Northwest growers grapple with COVID-19 as spring harvests start to come in
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Northwest growers are scrambling to figure out how to work around the COVID-19 pandemic and still bring in the coming harvest of fruits and vegetables. Farm workers are considered essential because they are part of the food supply chain. But how do you keep workers social distanced in a tight packing shed?
North of Pasco, Washington, Jim Middleton’s farm crew is washing
stacks of plastic boxes, called lugs. They rattle as they fall to the concrete, then they’re washed and picked up again. Soon, they’ll be packed with fresh-cut asparagus. The packing shed is a very small space, but workers can keep their distance from one another in the field.
“I don’t think it will be that bad,” Middleton said. “The crews are only one or two people, they are usually family members. We’re not ever congregating into big groups.”
But his asparagus harvest is brief and intense. It goes on every day for 10 weeks. Just one or two virus cases could cripple his operation.
“So, we can’t take a two-week break in case people get sick,” Middleton said.
“Without a regular workforce every single day, we’re going to get backed up
quickly and have a lot of product that we wouldn’t be able to pack or sell — that could get upside down in a big hurry.”
Phil Clouse, with Gourmet Trading Company in Pasco, Washington, said he’s mandating all workers in the processing plant wear protective gear like hairnets, aprons, gloves and hand-made masks.
They’ll also clean the entire large facility more than the usual twice-daily.
“We’re going to check people for temperatures coming to work,” Clouse said. Anybody that shows a fever won’t be let inside.
“We’ll ask them to go
home and quarantine themselves.”
Still to come are some of the Northwest’s most intensive hand-picked crops: cherries and blueberries. They’ll be ready to harvest starting later this month and in June.
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New COVID-19 cases and deaths in the U.S. are on the rise. How are Americans reacting?
Johns Hopkins University reports the seven-day average of new cases hit 68,767 on Sunday — a record — eclipsing the previous record hit in late July during the second, summer wave of infection. A funny thing is happening with consumers though: Even as COVID-19 cases rise, Americans don’t appear to be shying away from stepping indoors to shop or eat or exercise. Morning Consult asked consumers how comfortable they feel going out to eat, to the shopping mall or on a vacation. And their willingness has been rising. Surveys find consumers’ attitudes vary by age and income, and by political affiliation, said Chris Jackson, who heads up polling at Ipsos.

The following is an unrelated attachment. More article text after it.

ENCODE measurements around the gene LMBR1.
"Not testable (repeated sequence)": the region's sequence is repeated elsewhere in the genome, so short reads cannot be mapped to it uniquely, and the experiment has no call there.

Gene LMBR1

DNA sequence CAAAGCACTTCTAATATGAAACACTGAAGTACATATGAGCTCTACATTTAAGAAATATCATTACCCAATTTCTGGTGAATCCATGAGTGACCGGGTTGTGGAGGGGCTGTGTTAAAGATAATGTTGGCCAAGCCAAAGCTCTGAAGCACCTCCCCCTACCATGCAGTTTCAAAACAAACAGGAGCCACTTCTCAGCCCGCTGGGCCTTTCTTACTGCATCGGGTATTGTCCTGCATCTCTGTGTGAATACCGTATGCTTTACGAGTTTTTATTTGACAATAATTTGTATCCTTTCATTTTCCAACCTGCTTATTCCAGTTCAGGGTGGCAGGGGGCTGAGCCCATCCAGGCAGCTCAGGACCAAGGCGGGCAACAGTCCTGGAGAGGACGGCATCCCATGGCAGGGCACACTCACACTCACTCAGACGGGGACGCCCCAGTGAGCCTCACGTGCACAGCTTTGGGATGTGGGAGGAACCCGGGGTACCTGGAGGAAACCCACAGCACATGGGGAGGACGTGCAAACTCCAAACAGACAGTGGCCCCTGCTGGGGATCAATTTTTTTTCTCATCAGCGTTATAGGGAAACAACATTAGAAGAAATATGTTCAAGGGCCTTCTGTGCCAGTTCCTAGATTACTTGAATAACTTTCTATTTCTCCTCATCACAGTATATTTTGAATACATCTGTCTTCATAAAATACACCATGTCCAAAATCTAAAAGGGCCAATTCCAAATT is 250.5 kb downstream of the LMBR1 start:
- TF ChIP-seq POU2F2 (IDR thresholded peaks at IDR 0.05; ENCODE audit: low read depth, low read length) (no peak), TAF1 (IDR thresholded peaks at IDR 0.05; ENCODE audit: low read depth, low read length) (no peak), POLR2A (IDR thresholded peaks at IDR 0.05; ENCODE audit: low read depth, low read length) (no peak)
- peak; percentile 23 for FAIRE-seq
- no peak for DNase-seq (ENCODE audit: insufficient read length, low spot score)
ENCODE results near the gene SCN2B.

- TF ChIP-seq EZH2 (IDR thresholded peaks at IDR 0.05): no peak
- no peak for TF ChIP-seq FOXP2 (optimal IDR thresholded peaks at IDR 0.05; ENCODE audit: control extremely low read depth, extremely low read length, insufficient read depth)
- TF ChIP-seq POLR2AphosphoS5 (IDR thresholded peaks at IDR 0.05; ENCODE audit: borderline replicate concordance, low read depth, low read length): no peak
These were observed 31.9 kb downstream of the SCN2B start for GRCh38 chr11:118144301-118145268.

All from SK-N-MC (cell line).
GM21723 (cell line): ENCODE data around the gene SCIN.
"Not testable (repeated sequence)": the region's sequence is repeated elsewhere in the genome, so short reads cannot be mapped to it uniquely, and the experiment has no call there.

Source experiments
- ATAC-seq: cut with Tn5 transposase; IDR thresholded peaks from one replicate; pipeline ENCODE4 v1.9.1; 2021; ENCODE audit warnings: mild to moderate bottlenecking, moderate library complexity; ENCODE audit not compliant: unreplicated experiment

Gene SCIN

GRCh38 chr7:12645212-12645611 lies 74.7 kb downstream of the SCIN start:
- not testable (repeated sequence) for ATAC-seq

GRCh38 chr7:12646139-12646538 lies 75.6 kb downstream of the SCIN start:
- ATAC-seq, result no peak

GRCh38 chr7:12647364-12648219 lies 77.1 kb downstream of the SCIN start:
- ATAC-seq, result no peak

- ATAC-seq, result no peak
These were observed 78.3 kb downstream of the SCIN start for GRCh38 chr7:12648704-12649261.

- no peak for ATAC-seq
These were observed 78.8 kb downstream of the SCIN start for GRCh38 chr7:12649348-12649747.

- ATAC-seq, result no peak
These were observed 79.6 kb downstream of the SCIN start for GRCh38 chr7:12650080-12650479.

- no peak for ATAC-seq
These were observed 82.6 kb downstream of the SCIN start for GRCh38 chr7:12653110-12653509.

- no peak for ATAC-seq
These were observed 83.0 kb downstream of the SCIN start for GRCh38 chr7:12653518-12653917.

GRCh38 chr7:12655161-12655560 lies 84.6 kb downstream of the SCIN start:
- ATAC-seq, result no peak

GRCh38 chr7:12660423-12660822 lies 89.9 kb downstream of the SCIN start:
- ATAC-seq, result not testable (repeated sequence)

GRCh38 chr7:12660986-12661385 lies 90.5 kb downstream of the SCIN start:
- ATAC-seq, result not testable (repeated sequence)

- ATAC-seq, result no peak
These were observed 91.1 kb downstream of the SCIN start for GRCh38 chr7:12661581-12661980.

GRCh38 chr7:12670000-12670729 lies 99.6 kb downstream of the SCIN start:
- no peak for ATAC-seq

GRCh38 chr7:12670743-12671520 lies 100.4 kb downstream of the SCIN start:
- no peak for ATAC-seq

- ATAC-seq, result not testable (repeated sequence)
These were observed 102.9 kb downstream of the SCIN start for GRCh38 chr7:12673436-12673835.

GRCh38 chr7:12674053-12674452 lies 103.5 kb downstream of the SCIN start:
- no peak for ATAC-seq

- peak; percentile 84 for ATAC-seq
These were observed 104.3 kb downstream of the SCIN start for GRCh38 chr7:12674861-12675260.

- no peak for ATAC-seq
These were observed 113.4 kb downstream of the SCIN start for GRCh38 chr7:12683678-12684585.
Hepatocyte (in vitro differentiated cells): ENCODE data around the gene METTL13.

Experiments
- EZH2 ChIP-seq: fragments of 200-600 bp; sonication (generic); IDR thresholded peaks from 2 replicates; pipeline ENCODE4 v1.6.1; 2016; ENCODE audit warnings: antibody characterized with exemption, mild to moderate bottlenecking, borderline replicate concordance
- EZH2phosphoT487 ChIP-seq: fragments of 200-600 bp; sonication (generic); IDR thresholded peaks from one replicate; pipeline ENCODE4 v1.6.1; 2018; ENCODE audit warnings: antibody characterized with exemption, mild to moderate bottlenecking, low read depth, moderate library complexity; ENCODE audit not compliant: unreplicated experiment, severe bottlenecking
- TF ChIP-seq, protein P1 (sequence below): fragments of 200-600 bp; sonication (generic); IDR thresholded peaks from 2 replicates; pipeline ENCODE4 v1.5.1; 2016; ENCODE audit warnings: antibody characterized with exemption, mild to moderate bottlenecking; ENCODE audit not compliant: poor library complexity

How many people are flying? Has traveled picked up?
Flying is starting to recover to levels the airline industry hasn’t seen in months. The Transportation Security Administration announced on Oct. 19 that it’s screened more than 1 million passengers on a single day — its highest number since March 17. The TSA also screened more than 6 million passengers last week, its highest weekly volume since the start of the COVID-19 pandemic. While travel is improving, the TSA announcement comes amid warnings that the U.S. is in the third wave of the coronavirus. There are now more than 8 million cases in the country, with more than 219,000 deaths.
How are Americans feeling about their finances?
Nearly half of all Americans would have trouble paying for an unexpected $250 bill and a third of Americans have less income than before the pandemic, according to the latest results of our Marketplace-Edison Poll. Also, 6 in 10 Americans think that race has at least some impact on an individual’s long-term financial situation, but Black respondents are much more likely to think that race has a big impact on a person’s long-term financial situation than white or Hispanic/Latinx respondents.
Find the rest of the poll results here, which cover how Americans have been faring financially about six months into the pandemic, race and equity within the workplace and some of the key issues Trump and Biden supporters are concerned about.
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